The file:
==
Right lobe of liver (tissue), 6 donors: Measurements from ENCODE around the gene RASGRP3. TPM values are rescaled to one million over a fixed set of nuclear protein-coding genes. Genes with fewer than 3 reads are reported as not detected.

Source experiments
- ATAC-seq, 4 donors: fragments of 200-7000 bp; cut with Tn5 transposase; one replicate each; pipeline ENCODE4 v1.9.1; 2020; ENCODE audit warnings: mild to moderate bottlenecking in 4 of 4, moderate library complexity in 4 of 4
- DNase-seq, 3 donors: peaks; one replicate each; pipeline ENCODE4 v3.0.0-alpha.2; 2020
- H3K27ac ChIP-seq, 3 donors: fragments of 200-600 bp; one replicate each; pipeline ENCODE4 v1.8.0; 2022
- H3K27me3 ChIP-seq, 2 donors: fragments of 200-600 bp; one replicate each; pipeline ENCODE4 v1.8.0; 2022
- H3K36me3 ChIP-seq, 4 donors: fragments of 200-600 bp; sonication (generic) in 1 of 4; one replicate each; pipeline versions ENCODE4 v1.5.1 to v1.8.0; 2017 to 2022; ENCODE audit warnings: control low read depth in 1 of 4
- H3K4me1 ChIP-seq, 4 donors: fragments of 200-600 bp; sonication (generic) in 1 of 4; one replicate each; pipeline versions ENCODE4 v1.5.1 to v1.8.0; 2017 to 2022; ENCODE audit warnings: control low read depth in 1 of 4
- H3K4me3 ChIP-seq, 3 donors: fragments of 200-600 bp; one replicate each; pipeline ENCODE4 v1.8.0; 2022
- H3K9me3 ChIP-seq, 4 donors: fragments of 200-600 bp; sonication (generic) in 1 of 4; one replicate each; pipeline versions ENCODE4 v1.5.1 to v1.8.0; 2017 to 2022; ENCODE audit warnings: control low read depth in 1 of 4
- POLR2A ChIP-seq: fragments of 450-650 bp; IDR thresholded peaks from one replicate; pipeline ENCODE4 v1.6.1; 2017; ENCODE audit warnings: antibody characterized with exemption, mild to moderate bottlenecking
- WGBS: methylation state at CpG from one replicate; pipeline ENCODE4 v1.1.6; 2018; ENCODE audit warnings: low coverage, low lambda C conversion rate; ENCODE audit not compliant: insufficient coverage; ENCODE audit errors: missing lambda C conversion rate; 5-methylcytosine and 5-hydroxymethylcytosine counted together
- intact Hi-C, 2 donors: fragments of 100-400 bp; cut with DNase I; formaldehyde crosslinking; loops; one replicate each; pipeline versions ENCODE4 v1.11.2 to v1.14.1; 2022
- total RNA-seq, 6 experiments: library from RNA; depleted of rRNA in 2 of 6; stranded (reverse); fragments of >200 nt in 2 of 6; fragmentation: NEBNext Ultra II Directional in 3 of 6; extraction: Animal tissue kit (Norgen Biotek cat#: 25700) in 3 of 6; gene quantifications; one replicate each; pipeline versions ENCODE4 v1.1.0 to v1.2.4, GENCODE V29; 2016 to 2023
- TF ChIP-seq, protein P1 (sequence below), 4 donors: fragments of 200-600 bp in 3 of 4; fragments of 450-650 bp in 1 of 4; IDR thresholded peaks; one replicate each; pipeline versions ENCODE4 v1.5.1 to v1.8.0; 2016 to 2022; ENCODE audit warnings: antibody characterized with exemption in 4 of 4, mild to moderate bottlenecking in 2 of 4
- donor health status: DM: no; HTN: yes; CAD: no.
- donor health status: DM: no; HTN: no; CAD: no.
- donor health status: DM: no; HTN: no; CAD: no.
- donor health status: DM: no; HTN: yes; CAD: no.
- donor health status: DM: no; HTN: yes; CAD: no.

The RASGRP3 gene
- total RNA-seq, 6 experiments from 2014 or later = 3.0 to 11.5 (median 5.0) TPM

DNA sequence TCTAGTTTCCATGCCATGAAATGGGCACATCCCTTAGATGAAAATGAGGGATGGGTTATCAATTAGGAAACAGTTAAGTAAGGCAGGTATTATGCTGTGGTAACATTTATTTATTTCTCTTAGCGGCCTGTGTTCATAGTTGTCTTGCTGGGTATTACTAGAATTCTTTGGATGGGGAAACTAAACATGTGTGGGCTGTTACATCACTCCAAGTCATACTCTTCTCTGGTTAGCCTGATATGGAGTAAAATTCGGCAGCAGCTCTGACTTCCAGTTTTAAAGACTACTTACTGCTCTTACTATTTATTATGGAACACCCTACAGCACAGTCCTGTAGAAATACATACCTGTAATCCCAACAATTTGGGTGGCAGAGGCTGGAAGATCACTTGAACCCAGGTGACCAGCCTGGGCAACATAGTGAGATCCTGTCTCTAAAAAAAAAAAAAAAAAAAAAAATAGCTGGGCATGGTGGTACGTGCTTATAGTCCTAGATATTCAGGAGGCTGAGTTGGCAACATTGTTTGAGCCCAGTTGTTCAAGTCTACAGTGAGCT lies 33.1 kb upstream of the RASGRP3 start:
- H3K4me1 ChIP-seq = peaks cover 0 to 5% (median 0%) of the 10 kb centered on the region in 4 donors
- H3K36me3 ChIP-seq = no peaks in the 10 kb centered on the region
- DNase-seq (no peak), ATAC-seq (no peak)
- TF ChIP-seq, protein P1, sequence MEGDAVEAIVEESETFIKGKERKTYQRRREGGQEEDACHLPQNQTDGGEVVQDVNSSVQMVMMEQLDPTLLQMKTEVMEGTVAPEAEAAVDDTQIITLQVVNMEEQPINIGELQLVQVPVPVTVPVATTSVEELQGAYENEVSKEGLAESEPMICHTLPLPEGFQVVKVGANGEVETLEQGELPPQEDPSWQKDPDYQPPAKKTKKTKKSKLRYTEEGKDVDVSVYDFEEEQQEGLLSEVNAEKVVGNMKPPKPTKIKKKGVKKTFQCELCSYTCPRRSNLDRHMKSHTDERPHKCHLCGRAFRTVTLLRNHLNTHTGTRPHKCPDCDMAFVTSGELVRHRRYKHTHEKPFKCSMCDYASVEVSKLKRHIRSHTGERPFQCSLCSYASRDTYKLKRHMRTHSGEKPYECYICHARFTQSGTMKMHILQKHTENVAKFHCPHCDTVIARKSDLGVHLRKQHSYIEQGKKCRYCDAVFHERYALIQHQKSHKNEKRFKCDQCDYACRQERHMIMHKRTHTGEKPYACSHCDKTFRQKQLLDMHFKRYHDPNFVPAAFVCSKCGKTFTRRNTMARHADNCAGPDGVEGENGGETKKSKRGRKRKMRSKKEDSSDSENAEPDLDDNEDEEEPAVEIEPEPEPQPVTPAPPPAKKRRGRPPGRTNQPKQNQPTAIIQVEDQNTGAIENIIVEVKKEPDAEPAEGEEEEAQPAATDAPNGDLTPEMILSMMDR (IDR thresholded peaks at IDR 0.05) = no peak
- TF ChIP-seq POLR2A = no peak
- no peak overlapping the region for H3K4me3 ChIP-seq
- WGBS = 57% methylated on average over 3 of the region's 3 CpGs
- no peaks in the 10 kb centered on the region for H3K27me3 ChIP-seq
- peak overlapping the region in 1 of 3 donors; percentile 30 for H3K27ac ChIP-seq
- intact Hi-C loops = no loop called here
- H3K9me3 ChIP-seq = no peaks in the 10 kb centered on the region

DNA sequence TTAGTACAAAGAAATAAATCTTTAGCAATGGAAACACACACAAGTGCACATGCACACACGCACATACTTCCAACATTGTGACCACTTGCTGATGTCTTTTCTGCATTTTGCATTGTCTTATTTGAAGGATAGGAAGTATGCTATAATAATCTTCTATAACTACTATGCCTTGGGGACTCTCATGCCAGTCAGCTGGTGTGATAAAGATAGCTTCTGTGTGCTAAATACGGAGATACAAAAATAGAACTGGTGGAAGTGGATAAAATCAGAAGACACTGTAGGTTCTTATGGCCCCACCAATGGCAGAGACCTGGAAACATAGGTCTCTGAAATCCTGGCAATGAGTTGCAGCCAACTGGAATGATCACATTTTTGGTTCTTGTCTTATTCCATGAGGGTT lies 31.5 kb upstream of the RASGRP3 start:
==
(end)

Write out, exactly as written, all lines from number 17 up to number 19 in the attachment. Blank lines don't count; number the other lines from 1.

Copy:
- donor health status: DM: no; HTN: no; CAD: no.
- donor health status: DM: no; HTN: no; CAD: no.
- donor health status: DM: no; HTN: yes; CAD: no.